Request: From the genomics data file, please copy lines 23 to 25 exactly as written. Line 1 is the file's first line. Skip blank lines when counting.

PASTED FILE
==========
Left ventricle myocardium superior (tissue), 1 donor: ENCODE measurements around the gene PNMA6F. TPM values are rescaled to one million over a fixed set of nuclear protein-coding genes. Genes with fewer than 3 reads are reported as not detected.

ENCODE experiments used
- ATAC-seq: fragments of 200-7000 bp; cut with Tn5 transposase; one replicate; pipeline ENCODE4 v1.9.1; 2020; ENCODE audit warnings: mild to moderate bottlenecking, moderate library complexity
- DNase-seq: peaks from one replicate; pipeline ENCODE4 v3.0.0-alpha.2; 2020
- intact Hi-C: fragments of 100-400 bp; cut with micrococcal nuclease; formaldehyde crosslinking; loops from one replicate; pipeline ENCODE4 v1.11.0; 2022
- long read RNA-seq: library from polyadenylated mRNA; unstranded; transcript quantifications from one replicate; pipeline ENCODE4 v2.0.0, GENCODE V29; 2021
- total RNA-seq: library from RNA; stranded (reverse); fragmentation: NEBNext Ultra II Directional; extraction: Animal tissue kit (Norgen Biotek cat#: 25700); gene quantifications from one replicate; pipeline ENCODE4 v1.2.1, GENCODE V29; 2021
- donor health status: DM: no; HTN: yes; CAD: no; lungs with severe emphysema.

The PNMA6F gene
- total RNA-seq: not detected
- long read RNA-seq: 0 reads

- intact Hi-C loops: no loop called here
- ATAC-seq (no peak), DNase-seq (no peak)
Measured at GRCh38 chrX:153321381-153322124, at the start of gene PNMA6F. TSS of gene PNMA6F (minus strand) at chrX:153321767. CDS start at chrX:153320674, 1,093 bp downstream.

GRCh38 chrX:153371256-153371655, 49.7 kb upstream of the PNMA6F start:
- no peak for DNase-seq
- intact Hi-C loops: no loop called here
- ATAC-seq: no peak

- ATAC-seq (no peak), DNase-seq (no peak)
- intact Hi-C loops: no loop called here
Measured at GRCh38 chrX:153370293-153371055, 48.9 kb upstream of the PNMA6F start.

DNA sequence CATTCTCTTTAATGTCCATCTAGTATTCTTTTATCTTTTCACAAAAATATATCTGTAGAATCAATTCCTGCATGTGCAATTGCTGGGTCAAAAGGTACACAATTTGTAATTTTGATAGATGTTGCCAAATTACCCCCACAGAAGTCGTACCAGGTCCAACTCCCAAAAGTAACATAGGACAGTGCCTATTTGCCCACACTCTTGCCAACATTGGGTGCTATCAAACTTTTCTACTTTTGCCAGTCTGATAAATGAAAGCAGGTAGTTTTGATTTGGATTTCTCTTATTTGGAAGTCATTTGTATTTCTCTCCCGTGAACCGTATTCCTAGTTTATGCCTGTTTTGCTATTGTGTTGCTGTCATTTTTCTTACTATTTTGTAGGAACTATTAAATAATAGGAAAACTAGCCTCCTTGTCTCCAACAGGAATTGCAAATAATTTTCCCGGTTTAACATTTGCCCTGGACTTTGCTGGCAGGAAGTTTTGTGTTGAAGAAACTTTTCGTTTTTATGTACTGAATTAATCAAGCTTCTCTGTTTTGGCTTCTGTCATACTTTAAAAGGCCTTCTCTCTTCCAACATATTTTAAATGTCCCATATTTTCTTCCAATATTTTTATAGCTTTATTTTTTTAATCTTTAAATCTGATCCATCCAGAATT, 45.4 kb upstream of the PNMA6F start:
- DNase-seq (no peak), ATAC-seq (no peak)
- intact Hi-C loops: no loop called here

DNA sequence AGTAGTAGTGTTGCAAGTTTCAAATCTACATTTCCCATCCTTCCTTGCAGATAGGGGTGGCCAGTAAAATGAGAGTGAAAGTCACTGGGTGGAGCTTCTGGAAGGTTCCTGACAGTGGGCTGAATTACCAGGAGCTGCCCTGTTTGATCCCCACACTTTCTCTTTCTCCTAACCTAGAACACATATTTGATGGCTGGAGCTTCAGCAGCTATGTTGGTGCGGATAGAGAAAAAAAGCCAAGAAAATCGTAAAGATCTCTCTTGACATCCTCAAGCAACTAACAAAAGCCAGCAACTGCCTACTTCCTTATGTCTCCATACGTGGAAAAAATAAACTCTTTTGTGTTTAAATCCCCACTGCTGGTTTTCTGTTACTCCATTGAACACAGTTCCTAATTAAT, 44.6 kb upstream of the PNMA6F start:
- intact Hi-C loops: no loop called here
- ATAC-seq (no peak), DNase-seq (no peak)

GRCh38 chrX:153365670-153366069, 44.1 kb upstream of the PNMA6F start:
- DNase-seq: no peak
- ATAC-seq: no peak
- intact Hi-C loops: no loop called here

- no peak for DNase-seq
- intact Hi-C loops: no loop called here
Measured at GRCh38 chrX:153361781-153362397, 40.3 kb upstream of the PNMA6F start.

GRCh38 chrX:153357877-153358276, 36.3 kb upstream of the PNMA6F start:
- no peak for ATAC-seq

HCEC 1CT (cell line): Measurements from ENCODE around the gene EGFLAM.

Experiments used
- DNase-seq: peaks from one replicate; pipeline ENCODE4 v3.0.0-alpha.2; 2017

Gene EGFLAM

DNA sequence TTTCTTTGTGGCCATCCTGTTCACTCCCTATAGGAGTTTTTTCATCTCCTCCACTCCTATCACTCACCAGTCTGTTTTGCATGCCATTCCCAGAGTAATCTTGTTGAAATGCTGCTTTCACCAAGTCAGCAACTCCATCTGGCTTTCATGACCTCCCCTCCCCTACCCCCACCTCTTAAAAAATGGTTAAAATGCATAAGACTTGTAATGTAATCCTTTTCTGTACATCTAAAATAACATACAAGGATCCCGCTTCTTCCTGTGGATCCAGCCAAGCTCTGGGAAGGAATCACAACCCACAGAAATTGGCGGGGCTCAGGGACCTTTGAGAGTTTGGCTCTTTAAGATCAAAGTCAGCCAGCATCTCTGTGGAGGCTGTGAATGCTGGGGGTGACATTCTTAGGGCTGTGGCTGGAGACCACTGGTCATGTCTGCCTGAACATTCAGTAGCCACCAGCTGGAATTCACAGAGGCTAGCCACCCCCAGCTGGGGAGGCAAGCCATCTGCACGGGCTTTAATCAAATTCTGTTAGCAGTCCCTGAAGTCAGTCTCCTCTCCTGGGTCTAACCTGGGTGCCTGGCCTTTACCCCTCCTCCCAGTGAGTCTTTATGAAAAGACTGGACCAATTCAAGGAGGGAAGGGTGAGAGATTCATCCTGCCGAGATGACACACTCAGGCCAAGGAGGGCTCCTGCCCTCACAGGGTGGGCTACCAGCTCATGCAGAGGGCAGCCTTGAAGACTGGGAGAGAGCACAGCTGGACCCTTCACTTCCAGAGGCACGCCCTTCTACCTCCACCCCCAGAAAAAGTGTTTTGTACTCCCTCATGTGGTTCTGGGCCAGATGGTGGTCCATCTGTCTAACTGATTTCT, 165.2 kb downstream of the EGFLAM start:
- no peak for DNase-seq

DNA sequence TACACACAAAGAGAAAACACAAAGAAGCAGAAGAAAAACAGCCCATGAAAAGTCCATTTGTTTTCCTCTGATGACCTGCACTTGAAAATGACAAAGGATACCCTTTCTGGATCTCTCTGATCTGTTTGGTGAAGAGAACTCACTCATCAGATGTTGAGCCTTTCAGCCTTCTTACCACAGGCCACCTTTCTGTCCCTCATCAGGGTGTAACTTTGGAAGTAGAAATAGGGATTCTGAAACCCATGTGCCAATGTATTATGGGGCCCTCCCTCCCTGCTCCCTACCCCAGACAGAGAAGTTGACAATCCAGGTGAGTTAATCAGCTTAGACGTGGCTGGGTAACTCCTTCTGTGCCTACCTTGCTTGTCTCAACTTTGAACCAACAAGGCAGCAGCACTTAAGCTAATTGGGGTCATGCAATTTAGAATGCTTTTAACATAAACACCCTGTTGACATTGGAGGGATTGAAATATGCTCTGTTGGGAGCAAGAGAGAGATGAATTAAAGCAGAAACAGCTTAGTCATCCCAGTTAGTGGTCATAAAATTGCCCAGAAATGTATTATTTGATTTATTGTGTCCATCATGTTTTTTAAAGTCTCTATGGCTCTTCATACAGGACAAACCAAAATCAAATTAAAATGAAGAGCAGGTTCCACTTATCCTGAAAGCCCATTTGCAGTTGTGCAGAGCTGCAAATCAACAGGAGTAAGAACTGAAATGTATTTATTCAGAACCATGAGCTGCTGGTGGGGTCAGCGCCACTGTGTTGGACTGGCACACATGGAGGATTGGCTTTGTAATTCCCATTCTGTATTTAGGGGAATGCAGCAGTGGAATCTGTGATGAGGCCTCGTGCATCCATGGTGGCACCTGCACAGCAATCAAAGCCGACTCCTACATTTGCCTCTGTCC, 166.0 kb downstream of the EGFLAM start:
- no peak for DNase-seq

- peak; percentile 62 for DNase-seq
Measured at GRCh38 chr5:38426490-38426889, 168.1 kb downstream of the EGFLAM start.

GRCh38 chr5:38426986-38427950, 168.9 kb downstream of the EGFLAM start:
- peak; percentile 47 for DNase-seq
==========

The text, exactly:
- DNase-seq (no peak), ATAC-seq (no peak)
- intact Hi-C loops: no loop called here

DNA sequence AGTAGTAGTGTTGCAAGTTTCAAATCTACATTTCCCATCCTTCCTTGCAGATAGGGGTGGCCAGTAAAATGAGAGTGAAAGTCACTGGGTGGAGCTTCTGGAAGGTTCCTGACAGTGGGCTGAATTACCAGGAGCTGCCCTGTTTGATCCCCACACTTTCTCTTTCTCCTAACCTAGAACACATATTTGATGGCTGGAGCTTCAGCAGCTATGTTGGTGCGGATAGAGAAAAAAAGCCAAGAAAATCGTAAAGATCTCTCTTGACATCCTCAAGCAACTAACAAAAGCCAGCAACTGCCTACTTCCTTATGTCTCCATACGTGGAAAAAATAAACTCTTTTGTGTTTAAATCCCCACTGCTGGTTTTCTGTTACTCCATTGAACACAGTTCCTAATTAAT, 44.6 kb upstream of the PNMA6F start: